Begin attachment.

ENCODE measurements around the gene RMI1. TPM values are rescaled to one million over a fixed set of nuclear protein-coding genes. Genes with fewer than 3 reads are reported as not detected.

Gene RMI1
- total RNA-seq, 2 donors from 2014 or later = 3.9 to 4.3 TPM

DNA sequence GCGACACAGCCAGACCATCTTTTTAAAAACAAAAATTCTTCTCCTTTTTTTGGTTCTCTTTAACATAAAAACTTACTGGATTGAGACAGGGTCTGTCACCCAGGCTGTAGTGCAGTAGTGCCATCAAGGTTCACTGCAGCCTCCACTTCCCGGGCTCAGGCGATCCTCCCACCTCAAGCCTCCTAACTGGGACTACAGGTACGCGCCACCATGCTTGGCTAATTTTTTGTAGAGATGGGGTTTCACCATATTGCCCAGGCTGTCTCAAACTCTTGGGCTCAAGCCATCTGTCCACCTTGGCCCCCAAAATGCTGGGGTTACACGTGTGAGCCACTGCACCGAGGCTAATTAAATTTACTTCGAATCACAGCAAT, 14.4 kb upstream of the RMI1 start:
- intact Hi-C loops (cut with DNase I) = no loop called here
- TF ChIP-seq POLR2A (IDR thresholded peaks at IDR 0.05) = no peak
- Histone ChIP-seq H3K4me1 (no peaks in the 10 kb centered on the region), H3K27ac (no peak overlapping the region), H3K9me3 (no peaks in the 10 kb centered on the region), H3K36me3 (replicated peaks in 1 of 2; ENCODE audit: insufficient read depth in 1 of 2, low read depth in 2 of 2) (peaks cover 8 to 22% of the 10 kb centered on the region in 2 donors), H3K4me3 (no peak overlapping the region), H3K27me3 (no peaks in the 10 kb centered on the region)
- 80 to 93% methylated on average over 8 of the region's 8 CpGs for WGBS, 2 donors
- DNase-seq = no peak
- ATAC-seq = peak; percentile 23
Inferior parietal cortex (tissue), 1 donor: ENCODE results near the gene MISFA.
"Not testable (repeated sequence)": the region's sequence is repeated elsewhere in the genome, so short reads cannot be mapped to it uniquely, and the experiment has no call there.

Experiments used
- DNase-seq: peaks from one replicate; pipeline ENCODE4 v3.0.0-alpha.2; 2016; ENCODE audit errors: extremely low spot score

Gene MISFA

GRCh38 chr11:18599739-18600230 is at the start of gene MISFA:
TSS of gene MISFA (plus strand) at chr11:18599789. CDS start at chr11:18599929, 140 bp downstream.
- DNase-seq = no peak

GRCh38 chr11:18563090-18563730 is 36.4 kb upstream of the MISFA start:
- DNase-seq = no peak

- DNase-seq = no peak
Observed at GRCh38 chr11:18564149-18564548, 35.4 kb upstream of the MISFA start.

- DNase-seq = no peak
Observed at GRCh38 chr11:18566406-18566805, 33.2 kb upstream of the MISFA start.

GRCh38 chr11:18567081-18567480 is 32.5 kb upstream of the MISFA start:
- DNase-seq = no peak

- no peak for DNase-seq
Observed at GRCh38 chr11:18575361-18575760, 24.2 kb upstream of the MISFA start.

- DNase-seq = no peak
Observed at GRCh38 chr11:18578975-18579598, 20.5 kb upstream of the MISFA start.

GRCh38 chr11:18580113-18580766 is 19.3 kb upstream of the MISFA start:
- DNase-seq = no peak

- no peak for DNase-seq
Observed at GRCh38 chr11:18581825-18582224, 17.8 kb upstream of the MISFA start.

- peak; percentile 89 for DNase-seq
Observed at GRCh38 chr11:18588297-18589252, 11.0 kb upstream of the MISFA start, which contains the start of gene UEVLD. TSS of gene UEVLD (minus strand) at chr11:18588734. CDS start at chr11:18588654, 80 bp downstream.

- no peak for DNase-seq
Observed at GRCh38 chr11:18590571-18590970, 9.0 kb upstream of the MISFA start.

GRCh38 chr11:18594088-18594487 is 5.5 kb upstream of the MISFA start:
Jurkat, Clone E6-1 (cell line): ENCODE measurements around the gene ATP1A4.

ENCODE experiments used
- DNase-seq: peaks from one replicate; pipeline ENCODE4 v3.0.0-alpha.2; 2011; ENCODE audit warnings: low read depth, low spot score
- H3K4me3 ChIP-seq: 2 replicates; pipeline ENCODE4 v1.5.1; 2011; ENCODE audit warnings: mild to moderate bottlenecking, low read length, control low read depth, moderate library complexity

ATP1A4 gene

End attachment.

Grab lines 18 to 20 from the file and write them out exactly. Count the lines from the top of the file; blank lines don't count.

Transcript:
- DNase-seq = no peak

GRCh38 chr11:18563090-18563730 is 36.4 kb upstream of the MISFA start:
- DNase-seq = no peak